Ambush DFS Preview: The British Open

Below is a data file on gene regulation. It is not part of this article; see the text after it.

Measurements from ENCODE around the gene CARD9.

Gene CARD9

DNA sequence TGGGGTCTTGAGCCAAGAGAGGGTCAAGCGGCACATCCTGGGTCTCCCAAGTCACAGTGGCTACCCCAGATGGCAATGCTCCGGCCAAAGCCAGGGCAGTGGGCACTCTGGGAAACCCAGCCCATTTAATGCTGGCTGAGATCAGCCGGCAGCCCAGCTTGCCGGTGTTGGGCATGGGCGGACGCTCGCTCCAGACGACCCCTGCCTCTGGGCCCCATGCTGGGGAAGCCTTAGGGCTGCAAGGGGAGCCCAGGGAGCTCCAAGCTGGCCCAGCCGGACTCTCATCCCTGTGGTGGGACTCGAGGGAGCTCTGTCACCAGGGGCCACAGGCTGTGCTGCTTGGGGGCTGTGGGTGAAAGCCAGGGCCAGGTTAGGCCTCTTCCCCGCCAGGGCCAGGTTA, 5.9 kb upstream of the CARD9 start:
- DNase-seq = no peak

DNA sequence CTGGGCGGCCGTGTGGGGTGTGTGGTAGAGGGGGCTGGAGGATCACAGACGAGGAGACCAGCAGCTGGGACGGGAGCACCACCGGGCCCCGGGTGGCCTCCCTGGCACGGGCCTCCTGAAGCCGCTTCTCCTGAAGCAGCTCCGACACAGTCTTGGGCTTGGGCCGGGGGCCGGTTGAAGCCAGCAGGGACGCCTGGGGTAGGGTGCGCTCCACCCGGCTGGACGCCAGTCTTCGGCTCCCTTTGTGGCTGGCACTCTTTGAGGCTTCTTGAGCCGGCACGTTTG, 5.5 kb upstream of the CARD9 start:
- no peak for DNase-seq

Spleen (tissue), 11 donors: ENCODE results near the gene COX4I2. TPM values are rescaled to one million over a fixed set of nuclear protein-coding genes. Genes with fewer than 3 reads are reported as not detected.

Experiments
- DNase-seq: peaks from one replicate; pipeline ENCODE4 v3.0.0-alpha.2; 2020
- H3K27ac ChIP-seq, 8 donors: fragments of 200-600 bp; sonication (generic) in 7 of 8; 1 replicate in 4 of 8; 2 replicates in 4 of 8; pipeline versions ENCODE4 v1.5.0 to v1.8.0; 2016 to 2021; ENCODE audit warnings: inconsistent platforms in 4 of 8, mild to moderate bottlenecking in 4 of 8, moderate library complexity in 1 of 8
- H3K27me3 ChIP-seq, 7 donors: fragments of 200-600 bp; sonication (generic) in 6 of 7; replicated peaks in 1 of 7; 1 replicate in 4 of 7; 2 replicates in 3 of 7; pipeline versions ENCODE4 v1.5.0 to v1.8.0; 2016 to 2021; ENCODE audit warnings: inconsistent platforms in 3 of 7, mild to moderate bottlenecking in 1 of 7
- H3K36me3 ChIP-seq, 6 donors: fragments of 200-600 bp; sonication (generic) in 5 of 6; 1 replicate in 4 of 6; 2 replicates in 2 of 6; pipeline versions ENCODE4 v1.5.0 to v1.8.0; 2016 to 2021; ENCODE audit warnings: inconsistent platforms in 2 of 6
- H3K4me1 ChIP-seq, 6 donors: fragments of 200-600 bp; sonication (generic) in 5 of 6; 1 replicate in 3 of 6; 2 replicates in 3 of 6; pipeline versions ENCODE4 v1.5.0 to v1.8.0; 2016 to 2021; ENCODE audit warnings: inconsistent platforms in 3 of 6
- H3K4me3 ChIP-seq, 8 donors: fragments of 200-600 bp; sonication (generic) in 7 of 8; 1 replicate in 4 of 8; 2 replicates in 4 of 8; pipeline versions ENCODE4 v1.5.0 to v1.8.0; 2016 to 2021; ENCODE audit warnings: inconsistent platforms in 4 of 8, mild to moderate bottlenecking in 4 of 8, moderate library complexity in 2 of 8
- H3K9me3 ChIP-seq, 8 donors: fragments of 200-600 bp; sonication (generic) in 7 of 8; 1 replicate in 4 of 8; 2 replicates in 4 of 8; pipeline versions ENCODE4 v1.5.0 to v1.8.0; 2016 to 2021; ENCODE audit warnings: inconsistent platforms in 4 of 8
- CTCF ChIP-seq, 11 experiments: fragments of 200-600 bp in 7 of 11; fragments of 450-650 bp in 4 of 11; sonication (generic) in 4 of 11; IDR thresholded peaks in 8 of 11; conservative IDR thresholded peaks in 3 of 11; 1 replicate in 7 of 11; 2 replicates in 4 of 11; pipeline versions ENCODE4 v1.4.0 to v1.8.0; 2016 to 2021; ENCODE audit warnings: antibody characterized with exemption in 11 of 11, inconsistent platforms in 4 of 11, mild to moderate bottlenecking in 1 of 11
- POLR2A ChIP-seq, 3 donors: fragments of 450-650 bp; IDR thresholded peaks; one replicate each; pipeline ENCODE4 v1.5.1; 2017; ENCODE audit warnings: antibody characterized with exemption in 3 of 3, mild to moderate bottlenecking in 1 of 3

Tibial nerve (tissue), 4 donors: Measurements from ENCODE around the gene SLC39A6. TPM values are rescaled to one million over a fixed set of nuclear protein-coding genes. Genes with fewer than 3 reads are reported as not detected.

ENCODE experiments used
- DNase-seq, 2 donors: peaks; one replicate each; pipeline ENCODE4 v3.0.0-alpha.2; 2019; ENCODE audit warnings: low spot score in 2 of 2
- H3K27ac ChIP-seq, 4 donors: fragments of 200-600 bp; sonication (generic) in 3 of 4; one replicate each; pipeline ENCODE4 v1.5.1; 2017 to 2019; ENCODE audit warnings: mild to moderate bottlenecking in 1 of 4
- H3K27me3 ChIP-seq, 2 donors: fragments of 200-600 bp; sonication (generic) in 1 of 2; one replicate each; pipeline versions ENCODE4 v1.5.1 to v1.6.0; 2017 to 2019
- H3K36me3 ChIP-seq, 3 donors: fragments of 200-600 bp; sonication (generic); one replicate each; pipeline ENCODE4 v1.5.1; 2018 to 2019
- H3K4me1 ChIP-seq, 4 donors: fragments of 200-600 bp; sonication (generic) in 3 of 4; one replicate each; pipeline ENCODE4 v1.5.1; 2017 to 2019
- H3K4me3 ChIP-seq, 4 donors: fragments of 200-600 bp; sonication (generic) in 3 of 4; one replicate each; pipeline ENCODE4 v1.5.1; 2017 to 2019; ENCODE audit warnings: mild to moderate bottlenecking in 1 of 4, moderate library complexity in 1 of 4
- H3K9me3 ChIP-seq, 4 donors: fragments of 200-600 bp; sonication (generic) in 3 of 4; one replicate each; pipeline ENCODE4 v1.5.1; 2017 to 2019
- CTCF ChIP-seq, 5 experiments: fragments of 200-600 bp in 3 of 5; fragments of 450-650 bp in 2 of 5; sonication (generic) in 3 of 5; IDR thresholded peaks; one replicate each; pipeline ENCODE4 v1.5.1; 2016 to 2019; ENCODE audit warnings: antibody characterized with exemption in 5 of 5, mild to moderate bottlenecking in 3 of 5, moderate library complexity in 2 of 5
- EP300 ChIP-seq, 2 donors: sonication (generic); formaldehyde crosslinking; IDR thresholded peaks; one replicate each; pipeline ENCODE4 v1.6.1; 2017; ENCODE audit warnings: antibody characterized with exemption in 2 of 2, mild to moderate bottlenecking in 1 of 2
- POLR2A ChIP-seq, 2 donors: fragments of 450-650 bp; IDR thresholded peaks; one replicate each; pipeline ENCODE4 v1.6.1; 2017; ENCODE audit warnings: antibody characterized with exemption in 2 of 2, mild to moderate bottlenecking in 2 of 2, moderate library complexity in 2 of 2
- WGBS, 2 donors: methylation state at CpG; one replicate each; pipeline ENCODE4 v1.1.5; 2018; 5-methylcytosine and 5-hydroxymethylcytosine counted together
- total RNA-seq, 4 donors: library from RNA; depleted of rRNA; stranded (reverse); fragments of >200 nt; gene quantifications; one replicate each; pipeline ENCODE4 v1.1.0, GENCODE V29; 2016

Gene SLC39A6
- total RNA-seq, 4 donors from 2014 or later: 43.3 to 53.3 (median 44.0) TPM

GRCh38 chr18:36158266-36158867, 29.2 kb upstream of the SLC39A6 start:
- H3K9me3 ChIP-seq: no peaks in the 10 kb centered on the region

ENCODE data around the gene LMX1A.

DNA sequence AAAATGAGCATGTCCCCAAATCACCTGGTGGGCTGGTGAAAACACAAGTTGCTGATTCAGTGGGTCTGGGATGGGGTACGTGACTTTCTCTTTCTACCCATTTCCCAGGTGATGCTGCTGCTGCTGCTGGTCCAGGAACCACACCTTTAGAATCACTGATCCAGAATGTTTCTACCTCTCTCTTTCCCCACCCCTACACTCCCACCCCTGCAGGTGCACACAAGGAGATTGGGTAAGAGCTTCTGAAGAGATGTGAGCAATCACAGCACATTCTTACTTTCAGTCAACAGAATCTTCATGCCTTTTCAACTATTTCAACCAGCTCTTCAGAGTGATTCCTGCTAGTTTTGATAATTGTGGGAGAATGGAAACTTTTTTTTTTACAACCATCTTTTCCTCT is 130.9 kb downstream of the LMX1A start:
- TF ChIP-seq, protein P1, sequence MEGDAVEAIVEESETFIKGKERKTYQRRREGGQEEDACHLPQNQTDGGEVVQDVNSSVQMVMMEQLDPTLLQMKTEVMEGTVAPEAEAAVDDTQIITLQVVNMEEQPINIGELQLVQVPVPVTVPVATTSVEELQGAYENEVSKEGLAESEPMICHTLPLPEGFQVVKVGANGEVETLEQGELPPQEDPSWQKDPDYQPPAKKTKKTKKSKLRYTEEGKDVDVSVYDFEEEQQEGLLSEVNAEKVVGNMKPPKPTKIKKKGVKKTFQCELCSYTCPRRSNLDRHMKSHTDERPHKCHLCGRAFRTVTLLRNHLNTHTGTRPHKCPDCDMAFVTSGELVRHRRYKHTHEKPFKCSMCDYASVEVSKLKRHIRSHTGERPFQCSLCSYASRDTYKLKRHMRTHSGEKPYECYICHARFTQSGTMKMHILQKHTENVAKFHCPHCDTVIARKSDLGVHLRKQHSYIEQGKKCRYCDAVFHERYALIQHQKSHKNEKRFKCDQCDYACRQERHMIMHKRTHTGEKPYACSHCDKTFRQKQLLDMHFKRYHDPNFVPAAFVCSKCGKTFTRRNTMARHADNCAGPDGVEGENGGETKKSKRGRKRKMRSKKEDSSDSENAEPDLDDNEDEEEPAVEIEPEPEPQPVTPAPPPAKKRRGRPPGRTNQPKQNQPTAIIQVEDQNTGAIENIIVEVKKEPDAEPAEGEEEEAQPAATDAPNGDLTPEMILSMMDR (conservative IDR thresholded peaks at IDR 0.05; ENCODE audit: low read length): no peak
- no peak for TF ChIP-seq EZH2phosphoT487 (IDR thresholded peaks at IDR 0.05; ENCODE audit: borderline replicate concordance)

We’re already at the final major of the year and our last shot at the million-dollar prize on DraftKings. It seems like just yesterday I was writing about how Justin Rose was going to win the Masters, and then he didn’t even make the cut. Way back then we were discussing Subair systems and Pimento cheese sandwiches, and now we’re talking wind gusts and Irish accents. The British Open (yes I’m calling it the British Open) heads to Royal Portrush in Northern Ireland, and by most accounts from those that know or have been to the course, it’s narrow and the greens are undulating and difficult. This should put a premium on ball-striking, approach, and scrambling while penalizing those that get wild off the tee and/or can’t get up and down when greens get missed. It’s a great change of pace from a major like the PGA Championship where all you really had to do was hit it as far as possible and you’d be successful. It will bring a lot of different styles into play as these guys plot and navigate their way through these fairways, avoid the bunkers, and keep the ball on the greens to keep bogeys off the scorecard. On top of it all, links golf brings weather and wind into play that can completely throw off these guys’ plan of attack depending on what conditions they run into each day. It’s definitely going to be fun to watch! I’m mixing the format up this time a little, as there are a lot of mid-range golfers that I think have friendly prices and as good a chance as any to win this thing, so I’m just listing them and giving reasons instead of categorizing them. My strategy is to take a balanced lineup approach with guys that have successful track records in majors or big events because I think that a lot of the mid-range guys fit that mold and can win. Therefore, I can stack my lineups with those guys and not have to worry about dropping down much into the cheap ranges just hoping for guys to make that cut so I can play a guy like Rory or Brooks. Here’s who I’m liking for this week: